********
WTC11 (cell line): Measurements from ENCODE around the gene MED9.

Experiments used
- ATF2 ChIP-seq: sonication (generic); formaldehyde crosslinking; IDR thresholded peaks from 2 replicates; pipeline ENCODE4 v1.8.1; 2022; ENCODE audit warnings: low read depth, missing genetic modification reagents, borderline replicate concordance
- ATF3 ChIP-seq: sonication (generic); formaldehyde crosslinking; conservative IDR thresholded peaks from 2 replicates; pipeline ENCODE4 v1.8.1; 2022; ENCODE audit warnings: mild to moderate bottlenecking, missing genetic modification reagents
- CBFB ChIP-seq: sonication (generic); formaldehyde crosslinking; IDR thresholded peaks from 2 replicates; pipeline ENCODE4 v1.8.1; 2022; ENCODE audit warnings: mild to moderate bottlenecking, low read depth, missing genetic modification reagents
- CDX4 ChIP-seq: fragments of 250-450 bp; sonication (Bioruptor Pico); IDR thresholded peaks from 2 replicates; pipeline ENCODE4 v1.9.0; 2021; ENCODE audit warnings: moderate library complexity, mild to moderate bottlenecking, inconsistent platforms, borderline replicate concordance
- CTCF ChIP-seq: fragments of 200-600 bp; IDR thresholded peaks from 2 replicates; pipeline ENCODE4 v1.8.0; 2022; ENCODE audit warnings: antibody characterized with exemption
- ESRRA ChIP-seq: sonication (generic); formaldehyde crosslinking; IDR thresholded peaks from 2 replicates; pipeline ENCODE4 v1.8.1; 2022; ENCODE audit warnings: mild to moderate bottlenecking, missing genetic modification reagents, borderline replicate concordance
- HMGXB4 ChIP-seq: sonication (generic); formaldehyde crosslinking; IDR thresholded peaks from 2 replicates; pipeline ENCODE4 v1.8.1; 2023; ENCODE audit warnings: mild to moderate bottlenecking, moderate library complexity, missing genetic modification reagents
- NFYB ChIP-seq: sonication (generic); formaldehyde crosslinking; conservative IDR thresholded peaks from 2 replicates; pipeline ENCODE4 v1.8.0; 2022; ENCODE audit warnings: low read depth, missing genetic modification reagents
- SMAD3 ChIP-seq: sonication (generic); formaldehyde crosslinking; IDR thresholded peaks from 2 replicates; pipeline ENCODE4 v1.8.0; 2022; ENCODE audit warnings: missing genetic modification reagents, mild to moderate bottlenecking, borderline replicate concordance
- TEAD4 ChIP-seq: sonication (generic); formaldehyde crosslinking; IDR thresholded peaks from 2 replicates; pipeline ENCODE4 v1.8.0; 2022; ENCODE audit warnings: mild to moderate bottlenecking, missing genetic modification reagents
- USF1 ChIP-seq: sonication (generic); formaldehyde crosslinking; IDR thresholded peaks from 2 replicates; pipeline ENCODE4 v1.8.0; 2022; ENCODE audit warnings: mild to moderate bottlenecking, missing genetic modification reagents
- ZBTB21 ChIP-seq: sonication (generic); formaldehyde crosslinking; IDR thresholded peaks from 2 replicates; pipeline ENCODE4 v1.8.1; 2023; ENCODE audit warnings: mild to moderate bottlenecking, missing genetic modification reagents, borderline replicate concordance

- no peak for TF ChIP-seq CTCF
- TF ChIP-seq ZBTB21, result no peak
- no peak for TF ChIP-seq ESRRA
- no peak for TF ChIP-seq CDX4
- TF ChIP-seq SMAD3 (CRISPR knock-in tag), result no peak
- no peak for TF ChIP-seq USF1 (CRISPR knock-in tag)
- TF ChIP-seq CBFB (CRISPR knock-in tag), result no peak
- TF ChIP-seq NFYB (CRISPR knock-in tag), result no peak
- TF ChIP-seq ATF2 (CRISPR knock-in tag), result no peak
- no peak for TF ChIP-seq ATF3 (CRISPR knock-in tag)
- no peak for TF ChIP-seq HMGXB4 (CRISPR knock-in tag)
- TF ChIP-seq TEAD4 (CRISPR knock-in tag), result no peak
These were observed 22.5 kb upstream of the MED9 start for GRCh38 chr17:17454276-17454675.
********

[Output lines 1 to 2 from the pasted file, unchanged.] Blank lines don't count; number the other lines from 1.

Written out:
WTC11 (cell line): Measurements from ENCODE around the gene MED9.

Experiments used